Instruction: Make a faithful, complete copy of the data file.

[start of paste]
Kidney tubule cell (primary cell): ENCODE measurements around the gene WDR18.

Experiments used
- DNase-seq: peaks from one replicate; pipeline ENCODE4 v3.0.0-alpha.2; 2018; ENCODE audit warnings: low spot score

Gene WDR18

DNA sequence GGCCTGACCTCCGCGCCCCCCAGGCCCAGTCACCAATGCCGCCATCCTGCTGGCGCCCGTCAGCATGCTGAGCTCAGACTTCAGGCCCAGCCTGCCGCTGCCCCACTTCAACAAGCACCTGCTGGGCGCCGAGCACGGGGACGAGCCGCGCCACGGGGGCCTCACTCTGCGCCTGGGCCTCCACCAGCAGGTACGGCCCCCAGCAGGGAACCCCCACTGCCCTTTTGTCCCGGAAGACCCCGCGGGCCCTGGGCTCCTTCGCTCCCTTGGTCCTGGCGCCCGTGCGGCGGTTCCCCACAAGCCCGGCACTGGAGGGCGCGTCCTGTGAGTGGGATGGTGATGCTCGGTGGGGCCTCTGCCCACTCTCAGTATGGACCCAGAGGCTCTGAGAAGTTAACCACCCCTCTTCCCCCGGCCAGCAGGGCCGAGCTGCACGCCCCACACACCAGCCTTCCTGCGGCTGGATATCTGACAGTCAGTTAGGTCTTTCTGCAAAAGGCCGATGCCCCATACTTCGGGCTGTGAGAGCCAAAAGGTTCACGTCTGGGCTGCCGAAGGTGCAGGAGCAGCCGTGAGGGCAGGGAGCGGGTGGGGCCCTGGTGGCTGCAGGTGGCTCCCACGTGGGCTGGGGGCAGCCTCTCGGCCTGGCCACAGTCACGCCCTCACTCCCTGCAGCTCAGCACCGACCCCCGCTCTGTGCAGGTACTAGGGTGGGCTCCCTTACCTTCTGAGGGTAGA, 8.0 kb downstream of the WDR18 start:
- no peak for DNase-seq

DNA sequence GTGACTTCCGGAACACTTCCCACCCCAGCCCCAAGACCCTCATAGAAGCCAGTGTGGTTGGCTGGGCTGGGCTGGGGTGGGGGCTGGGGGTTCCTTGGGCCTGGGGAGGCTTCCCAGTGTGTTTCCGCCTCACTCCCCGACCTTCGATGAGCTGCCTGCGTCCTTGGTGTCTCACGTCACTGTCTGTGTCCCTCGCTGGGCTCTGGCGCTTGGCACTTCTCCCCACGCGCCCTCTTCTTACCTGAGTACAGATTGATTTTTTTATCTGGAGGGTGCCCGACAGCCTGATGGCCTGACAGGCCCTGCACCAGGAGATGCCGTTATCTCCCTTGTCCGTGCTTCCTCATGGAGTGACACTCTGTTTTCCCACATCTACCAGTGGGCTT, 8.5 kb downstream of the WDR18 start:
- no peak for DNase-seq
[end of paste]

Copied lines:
Kidney tubule cell (primary cell): ENCODE measurements around the gene WDR18.

Experiments used
- DNase-seq: peaks from one replicate; pipeline ENCODE4 v3.0.0-alpha.2; 2018; ENCODE audit warnings: low spot score

Gene WDR18

DNA sequence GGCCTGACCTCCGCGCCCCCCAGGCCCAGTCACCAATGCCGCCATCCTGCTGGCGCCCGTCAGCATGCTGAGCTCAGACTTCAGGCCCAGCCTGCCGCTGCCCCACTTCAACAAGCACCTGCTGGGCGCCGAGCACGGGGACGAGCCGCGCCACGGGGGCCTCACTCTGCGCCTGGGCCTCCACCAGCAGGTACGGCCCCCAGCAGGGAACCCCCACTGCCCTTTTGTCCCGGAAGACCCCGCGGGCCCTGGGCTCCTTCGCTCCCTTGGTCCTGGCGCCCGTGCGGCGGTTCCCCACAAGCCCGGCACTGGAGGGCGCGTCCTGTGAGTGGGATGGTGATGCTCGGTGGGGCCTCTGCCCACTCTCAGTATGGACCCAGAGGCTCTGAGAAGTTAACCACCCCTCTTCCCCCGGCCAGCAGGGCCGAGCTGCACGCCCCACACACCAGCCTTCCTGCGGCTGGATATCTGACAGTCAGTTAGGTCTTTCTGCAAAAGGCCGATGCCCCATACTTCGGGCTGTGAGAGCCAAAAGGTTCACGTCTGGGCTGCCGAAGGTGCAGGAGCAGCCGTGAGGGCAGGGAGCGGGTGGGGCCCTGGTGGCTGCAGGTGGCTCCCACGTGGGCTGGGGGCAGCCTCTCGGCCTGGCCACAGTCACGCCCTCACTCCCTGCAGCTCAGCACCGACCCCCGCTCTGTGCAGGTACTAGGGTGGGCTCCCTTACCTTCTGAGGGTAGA, 8.0 kb downstream of the WDR18 start:
- no peak for DNase-seq

DNA sequence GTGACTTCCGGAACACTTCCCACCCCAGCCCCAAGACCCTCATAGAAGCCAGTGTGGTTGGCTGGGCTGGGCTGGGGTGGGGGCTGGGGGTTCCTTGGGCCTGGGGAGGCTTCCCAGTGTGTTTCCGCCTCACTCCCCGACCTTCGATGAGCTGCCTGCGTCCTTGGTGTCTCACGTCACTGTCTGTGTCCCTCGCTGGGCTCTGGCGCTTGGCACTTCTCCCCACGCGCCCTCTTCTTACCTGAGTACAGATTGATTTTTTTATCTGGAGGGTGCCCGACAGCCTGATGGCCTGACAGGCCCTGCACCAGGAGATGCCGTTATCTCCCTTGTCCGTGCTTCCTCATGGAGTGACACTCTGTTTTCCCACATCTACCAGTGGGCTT, 8.5 kb downstream of the WDR18 start:
- no peak for DNase-seq